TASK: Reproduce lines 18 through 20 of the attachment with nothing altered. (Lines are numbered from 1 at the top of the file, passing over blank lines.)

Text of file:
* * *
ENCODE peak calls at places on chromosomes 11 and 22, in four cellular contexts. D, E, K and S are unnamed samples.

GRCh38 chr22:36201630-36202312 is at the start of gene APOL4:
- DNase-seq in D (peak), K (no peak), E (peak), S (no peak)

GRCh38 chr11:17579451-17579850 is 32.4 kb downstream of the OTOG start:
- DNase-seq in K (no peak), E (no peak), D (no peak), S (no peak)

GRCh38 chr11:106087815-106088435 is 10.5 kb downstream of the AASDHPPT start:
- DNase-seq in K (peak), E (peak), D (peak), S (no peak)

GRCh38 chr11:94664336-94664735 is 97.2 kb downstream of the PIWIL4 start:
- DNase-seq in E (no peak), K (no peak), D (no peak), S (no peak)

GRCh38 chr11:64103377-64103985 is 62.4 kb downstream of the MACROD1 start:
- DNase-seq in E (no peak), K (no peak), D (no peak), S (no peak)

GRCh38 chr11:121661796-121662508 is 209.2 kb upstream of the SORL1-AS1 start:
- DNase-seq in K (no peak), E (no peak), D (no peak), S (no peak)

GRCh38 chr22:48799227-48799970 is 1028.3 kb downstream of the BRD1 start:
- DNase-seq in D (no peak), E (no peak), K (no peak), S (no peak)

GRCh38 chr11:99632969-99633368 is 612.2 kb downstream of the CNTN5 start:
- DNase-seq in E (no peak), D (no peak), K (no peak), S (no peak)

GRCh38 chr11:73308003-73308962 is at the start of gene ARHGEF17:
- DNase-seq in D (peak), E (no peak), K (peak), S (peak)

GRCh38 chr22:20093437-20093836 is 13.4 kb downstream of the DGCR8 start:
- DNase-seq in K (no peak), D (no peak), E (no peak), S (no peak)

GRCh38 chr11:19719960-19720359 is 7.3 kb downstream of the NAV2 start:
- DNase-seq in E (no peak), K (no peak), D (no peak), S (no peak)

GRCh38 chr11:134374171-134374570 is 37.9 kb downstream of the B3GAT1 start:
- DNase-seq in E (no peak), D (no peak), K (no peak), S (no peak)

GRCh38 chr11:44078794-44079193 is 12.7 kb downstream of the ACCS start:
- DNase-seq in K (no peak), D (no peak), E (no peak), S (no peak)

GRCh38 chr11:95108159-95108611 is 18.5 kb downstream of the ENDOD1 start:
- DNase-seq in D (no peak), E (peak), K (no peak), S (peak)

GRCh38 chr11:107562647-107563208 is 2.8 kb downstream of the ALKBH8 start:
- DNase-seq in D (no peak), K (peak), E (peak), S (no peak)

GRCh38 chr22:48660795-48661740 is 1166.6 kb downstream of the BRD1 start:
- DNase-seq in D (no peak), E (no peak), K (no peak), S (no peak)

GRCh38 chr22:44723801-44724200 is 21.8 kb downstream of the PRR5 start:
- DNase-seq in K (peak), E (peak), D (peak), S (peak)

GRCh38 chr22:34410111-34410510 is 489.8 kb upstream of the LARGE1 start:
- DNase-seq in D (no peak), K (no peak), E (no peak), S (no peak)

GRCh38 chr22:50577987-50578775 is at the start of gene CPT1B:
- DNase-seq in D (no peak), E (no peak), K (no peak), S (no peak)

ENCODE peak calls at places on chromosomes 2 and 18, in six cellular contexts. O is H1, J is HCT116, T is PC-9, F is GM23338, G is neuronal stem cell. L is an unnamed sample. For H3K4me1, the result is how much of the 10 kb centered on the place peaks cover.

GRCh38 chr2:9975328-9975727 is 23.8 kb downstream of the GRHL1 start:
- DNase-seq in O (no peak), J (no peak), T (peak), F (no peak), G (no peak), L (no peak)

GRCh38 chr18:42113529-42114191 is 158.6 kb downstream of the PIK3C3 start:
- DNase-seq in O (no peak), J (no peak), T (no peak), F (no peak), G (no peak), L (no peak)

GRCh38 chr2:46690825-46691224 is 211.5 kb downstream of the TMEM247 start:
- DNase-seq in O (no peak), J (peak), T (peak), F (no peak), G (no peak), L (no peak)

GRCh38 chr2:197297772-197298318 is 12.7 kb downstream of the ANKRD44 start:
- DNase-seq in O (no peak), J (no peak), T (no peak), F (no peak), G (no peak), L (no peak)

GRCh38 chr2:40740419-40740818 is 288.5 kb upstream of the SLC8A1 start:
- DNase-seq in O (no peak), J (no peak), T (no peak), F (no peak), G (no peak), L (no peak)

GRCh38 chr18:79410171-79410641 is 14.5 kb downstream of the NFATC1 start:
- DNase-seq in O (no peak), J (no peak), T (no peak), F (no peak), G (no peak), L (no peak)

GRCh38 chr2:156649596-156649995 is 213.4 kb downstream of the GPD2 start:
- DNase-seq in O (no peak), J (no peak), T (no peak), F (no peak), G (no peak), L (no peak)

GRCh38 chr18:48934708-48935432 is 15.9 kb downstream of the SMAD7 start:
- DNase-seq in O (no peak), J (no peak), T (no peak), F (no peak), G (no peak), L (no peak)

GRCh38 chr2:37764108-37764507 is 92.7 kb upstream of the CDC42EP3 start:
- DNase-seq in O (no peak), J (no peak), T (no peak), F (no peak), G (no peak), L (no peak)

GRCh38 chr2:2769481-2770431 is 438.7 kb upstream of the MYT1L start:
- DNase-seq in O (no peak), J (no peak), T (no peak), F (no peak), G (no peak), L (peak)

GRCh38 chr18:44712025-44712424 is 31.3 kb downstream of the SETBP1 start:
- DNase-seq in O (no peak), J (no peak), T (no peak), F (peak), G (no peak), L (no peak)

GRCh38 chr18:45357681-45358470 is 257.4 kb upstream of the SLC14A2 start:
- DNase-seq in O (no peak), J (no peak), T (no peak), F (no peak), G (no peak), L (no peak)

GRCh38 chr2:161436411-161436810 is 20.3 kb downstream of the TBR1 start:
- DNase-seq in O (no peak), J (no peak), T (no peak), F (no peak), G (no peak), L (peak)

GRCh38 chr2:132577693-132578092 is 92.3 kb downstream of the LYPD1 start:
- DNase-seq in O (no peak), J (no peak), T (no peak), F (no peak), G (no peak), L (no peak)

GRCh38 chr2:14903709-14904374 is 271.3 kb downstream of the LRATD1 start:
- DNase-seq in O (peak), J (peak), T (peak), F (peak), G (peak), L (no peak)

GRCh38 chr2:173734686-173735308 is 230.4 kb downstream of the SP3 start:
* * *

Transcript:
GRCh38 chr11:73308003-73308962 is at the start of gene ARHGEF17:
- DNase-seq in D (peak), E (no peak), K (peak), S (peak)

GRCh38 chr22:20093437-20093836 is 13.4 kb downstream of the DGCR8 start: